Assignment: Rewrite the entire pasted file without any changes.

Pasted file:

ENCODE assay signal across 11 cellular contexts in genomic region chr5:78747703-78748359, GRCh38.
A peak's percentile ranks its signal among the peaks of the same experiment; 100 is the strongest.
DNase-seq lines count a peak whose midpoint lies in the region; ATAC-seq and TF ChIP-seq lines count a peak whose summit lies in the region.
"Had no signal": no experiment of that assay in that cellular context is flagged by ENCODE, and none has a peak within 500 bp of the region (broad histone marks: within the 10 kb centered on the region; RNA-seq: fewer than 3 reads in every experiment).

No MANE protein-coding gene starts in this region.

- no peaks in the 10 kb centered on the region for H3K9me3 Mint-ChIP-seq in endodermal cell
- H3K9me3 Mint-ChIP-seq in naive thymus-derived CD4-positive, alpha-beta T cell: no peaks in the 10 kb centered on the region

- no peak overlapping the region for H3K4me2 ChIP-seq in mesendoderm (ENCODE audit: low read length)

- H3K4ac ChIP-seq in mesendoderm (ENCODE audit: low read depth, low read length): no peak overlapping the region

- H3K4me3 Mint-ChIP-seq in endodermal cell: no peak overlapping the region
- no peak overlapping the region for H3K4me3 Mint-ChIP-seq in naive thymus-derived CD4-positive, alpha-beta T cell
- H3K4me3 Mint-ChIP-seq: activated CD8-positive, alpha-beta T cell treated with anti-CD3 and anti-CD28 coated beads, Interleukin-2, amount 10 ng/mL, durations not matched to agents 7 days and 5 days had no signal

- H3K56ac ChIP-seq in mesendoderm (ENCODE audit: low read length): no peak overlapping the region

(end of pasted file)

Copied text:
ENCODE assay signal across 11 cellular contexts in genomic region chr5:78747703-78748359, GRCh38.
A peak's percentile ranks its signal among the peaks of the same experiment; 100 is the strongest.
DNase-seq lines count a peak whose midpoint lies in the region; ATAC-seq and TF ChIP-seq lines count a peak whose summit lies in the region.
"Had no signal": no experiment of that assay in that cellular context is flagged by ENCODE, and none has a peak within 500 bp of the region (broad histone marks: within the 10 kb centered on the region; RNA-seq: fewer than 3 reads in every experiment).

No MANE protein-coding gene starts in this region.

- no peaks in the 10 kb centered on the region for H3K9me3 Mint-ChIP-seq in endodermal cell
- H3K9me3 Mint-ChIP-seq in naive thymus-derived CD4-positive, alpha-beta T cell: no peaks in the 10 kb centered on the region

- no peak overlapping the region for H3K4me2 ChIP-seq in mesendoderm (ENCODE audit: low read length)

- H3K4ac ChIP-seq in mesendoderm (ENCODE audit: low read depth, low read length): no peak overlapping the region

- H3K4me3 Mint-ChIP-seq in endodermal cell: no peak overlapping the region
- no peak overlapping the region for H3K4me3 Mint-ChIP-seq in naive thymus-derived CD4-positive, alpha-beta T cell
- H3K4me3 Mint-ChIP-seq: activated CD8-positive, alpha-beta T cell treated with anti-CD3 and anti-CD28 coated beads, Interleukin-2, amount 10 ng/mL, durations not matched to agents 7 days and 5 days had no signal

- H3K56ac ChIP-seq in mesendoderm (ENCODE audit: low read length): no peak overlapping the region